Many people try reflexology as their first foray into the world of massage, finding the treatment more relaxing than a general body massage. During the treatment, clients are only required to relax and expose their feet to the reflexologist. Treatment components also include soft music, essence oil and soft lighting, which combine to create a drowsy effect. Clients often fall asleep and describe the experience as the most relaxing hours of their day. After the treatment, they describe themselves as having a "refresh walk".
Approximately 75% of all illnesses are said to be related to stress. Stress can lead to headaches, neck and shoulder stiffness, as well as contracting the common cold and the more serious influenza. "Prevention is better than the cure", it is said, and so it is not surprising to see the growing popularity of reflexology as a means of relieving stress.

Feeling of increased energy
It is claimed that reflexology opens pathways to renew ourselves and boost our energy level, immediately after treatment and for several days afterwards. It could keep us free from the feeling of lacking motivation, tiredness, and inability to concentrate.

Alleged benefits
Reflexology advocates say that reflexology not only relieves symptoms, but also acts on improvements of our body as a whole. Some conditions are very much benefited from reflexology therapy. Examples are:
1. Acute and chronic conditions
2. Stress related conditions
3. Sleep disorders
4. Sports injuries
5. Preventative therapy

Current status
Reflexology is a widespread practice in Asia, where foot reflexology (also known as foot massage) is quite popular. Although many people are skeptical about the concepts underlying this practice, its use is spreading, perhaps because it is being taken simply as a relaxing massage therapy. It is not the practice that reflexologists use foot reflexology only, they prefer to use a combination of foot, hand and ear reflexology to obtain a much better result.
Sales of foot reflexology equipment, such as rollers, are increasing rapidly. In addition, many new instruments using the same principle are being marketed, such as whole body vacuum cans. A kind of socks printing the footmap of the reflex zone was developed based on reflexology. People can easily locate the wanted zones by wearing the socks and apply pressure on them. Though not by professional hand, the "reflexology socks" gained very much popularity in Asia region like Taiwan and China. Inexpensive how-to books enabling people to perform the exercises by themselves are also available for self-help practice. Reflexologists advise caution in applying the techniques to oneself, and recommend people to consult an expert before using them if they are pregnant or have a chronic disease.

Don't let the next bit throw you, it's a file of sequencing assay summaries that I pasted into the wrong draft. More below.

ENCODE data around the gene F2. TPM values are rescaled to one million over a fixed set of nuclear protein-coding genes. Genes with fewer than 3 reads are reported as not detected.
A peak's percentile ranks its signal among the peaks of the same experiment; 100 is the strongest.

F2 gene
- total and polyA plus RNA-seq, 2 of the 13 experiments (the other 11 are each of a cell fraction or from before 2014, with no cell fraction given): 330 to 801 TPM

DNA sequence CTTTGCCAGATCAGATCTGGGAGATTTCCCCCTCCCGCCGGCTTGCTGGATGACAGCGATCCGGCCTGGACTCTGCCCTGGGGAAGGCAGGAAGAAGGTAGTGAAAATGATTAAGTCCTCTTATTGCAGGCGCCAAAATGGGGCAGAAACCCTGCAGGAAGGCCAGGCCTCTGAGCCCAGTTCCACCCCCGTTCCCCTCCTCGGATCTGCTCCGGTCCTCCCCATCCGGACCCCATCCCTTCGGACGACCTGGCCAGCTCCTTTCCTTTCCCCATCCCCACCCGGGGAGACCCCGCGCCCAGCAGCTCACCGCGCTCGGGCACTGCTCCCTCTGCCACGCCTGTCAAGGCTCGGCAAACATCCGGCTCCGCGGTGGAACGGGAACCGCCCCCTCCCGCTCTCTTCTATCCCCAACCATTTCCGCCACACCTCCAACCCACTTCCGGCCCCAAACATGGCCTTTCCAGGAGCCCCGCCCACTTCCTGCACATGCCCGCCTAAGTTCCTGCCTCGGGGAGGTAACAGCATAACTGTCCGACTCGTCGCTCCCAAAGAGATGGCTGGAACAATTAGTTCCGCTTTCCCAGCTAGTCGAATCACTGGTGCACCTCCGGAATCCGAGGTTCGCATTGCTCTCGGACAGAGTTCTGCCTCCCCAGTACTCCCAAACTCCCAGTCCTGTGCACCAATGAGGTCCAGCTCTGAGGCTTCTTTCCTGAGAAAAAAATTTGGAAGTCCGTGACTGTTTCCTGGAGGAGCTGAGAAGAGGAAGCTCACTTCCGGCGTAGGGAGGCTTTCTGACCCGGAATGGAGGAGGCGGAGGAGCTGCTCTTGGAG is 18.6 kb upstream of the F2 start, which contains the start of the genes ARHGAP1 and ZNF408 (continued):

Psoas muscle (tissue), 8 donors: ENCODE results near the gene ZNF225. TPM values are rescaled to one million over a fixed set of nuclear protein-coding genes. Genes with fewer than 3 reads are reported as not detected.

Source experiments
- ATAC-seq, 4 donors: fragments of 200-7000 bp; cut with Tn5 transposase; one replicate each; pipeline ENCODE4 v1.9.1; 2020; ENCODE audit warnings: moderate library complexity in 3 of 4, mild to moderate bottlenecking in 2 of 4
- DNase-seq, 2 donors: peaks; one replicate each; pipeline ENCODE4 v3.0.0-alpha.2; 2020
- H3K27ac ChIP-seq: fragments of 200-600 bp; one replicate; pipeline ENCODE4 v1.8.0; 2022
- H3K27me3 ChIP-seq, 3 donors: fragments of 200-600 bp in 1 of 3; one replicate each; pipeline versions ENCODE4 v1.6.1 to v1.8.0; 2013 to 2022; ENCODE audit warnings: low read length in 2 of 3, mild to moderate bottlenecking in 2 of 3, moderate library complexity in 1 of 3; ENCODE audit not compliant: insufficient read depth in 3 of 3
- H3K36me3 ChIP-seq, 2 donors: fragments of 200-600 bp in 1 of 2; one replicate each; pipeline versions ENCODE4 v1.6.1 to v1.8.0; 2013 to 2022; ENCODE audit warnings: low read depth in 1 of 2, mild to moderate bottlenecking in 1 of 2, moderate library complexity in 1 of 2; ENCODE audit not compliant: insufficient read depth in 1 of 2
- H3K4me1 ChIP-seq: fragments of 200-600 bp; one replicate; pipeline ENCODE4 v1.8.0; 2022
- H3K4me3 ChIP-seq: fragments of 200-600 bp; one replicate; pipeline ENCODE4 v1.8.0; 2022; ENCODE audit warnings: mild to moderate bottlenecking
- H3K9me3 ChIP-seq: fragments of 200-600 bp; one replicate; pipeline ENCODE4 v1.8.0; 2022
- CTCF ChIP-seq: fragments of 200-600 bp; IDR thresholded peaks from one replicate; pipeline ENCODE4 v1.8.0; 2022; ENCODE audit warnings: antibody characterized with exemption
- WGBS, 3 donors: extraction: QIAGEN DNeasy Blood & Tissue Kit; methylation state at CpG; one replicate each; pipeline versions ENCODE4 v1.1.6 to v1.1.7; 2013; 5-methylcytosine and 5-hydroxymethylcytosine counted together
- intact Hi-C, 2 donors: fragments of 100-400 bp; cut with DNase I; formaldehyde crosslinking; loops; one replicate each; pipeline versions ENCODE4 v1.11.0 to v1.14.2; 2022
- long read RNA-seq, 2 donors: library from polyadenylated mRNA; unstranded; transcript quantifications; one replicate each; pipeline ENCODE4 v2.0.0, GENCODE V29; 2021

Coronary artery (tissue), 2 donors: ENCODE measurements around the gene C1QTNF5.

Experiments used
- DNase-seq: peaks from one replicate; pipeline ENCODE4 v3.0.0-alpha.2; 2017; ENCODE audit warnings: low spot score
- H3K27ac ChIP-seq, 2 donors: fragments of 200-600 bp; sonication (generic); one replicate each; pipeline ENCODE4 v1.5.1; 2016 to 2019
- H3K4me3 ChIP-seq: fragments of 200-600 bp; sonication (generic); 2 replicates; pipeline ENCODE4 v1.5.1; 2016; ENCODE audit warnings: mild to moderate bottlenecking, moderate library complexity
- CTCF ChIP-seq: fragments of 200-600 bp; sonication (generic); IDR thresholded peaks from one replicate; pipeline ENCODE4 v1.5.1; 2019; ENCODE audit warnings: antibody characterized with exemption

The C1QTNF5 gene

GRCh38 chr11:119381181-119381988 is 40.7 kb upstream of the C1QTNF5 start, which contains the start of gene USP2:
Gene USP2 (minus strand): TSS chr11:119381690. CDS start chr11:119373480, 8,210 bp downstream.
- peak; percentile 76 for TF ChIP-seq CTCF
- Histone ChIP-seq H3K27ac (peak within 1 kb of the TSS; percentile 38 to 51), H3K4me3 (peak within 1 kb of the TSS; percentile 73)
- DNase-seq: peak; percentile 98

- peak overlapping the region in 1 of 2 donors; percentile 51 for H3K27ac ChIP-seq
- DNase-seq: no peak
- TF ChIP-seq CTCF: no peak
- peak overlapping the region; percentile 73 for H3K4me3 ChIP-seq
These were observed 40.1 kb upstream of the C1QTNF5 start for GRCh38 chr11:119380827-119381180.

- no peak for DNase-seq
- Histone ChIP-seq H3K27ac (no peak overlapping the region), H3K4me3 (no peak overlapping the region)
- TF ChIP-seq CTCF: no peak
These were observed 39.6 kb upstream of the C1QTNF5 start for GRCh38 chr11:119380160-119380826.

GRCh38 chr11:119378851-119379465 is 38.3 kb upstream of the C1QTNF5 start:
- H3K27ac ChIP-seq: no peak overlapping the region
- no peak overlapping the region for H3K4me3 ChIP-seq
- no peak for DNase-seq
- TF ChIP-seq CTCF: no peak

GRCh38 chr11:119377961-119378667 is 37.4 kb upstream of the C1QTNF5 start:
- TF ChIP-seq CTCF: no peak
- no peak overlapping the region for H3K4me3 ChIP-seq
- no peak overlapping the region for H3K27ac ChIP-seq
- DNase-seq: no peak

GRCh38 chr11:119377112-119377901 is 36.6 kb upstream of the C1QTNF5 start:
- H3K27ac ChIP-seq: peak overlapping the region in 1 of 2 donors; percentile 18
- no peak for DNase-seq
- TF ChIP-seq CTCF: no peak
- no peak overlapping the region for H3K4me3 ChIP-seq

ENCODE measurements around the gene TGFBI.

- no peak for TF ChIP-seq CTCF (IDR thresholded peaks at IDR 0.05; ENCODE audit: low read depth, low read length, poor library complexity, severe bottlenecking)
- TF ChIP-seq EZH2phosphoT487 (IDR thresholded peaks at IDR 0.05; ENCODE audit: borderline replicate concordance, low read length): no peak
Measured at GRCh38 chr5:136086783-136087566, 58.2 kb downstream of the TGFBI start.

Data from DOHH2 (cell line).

Other applications

Reflexology used on children
Advocates claim reflexology is just as effective when used on children as any adult. Some advocates go further and claim it is more effective. Advocates have also suggested that reflexology can also help child to create an awareness of self.

Skeptics' views
Reflexology is not a part of modern medical science. Skeptics point out that there are no reliable scientific studies proving its effectiveness as a medical treatment, or that there is any form of link between specific areas of the feet and the various organs of the body. Furthermore, the 'crystalline structures' rationale is unsustained by our current understanding of physiology. On the other hand research shows the relaxing and pleasurable nature of massage has many medical benefits.
Most scientists, health professionals, skeptics and others consider reflexology to be a pseudoscientific quack therapy, noting that there is no scientific evidence that healing can be achieved by it or that the claimed "energies" and their supposed pathways through the body even exist.
Robert Todd Carroll from the Skeptics Dictionary speculates: "One reason foot massage may be so pleasurable and is associated with significant improvement in mood is that the area of the brain that connects to the foot is adjacent to the area that connects to the genitals. There may be some neuronal overlapping."

See also
• Alternative Medicine
• Acupuncture
• Acupressure